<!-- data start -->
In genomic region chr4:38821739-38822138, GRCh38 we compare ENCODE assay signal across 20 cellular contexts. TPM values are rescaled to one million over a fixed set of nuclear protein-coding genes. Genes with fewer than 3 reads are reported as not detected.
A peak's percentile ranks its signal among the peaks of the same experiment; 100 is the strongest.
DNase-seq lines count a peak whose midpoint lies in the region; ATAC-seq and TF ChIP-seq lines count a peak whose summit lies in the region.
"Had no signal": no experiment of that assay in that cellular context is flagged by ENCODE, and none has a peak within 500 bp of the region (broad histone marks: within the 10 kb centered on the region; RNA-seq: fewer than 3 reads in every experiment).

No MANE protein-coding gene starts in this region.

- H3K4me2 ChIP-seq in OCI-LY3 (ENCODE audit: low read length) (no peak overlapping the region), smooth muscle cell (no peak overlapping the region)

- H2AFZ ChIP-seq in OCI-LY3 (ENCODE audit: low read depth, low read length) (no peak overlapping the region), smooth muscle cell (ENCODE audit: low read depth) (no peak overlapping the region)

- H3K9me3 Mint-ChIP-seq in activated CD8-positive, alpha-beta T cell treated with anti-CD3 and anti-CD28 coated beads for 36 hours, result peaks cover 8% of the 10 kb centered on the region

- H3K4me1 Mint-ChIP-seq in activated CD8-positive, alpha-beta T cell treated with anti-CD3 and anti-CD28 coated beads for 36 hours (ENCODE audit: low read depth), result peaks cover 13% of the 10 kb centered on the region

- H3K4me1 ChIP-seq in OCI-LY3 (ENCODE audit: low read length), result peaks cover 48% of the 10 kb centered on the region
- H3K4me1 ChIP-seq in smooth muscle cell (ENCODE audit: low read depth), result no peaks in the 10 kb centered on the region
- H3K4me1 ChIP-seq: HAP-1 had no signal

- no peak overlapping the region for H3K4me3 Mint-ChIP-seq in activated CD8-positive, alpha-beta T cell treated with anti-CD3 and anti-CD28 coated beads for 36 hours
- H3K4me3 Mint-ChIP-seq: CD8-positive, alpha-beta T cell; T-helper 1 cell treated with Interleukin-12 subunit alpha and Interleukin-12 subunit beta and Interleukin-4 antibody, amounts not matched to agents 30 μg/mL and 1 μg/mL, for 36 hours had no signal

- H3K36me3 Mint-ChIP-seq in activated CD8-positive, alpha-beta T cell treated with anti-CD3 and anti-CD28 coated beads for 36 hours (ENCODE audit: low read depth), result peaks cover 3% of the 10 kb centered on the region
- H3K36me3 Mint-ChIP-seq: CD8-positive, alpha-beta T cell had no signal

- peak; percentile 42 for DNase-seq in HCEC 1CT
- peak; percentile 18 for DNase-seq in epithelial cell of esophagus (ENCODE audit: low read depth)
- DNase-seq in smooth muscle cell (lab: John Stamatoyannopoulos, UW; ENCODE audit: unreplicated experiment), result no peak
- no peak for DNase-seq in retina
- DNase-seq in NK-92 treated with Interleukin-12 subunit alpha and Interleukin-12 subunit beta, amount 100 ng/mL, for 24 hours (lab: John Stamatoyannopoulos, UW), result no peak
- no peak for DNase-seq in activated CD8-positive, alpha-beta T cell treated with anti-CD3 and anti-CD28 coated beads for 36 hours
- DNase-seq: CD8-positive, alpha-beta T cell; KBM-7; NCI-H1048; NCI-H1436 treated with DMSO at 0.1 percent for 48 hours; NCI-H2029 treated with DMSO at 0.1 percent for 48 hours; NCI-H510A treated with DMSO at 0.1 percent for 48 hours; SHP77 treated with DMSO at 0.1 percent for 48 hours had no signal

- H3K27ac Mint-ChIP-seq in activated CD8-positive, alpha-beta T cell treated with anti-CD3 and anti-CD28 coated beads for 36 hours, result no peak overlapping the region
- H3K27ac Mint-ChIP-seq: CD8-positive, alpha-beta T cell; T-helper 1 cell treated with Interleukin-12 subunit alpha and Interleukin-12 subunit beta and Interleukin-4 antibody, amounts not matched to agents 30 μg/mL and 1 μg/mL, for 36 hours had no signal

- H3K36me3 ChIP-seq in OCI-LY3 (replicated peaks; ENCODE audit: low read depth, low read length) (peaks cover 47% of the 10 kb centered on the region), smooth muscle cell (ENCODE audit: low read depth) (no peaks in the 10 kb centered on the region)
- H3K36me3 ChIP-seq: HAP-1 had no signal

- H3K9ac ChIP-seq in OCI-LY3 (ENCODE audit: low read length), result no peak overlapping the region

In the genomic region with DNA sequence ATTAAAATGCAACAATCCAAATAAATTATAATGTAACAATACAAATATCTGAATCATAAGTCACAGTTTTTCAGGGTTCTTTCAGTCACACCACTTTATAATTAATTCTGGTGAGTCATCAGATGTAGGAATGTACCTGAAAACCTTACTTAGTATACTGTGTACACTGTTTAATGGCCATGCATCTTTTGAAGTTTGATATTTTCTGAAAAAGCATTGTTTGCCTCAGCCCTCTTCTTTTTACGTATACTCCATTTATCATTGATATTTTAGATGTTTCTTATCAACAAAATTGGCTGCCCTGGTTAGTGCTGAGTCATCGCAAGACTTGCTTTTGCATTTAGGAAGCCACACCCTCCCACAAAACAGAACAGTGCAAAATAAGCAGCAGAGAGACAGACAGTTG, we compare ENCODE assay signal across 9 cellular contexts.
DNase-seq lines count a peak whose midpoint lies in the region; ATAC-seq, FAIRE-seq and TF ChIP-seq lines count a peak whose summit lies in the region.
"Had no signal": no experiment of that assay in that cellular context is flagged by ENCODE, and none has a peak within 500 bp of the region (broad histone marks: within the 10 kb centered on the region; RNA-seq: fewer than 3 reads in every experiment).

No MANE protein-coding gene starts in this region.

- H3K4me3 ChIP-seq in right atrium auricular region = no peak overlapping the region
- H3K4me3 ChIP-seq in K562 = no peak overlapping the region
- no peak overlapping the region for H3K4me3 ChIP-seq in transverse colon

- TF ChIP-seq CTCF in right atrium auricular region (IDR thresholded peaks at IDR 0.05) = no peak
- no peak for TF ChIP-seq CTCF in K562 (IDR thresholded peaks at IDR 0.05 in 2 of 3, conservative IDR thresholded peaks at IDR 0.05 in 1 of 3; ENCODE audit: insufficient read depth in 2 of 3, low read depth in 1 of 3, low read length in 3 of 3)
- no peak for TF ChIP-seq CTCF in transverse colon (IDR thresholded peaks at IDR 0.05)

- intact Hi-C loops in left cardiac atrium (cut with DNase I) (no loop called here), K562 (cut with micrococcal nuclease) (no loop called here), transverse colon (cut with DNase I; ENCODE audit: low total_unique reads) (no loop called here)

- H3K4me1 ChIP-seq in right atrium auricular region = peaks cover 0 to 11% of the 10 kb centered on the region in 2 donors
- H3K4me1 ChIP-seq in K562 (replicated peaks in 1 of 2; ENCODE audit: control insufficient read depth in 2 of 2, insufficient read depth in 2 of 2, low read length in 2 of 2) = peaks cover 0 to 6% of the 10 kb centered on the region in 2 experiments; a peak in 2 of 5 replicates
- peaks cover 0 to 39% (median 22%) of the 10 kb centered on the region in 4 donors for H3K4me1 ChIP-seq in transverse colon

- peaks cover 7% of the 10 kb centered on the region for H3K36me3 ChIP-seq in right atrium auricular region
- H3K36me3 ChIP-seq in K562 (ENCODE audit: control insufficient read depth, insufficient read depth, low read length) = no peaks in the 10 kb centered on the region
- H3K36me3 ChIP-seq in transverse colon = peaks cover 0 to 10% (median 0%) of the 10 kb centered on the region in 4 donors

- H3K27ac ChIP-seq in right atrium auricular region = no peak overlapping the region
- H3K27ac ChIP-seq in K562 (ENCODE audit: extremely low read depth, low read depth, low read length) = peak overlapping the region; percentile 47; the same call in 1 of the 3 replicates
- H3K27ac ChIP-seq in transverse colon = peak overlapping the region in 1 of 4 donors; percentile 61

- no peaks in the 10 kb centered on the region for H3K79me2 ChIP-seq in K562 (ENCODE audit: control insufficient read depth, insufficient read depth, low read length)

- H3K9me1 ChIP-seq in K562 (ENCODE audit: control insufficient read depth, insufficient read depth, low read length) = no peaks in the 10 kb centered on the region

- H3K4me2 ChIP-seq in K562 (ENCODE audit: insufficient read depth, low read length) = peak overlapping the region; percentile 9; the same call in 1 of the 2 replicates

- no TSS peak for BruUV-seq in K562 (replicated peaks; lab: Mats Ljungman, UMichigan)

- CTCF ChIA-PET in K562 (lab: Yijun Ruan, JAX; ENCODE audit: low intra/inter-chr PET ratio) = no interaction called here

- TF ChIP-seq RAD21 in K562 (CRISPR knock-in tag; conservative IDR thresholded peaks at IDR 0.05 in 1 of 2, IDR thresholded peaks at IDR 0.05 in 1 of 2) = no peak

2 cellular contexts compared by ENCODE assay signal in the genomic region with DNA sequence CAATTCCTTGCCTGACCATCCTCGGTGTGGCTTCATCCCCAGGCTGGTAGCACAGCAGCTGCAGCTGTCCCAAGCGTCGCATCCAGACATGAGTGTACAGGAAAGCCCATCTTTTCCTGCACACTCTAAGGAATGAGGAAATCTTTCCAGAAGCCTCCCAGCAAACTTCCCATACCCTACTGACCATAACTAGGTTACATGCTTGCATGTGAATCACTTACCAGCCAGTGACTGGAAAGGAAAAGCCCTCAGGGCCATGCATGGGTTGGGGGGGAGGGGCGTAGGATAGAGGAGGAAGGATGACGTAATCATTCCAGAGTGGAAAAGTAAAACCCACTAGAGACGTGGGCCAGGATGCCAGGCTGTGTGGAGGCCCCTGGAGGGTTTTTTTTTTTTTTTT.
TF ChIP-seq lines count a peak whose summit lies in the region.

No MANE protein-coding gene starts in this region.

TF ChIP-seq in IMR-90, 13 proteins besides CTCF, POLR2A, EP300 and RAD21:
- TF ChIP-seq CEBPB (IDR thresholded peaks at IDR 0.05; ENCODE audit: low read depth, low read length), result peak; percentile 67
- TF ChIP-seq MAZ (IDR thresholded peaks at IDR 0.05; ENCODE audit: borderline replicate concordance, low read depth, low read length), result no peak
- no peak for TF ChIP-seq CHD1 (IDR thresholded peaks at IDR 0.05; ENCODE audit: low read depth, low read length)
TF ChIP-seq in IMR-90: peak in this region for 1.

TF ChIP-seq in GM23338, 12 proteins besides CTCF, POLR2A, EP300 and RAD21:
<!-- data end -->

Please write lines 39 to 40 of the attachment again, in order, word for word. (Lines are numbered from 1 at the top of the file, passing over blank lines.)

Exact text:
- intact Hi-C loops in left cardiac atrium (cut with DNase I) (no loop called here), K562 (cut with micrococcal nuclease) (no loop called here), transverse colon (cut with DNase I; ENCODE audit: low total_unique reads) (no loop called here)

- H3K4me1 ChIP-seq in right atrium auricular region = peaks cover 0 to 11% of the 10 kb centered on the region in 2 donors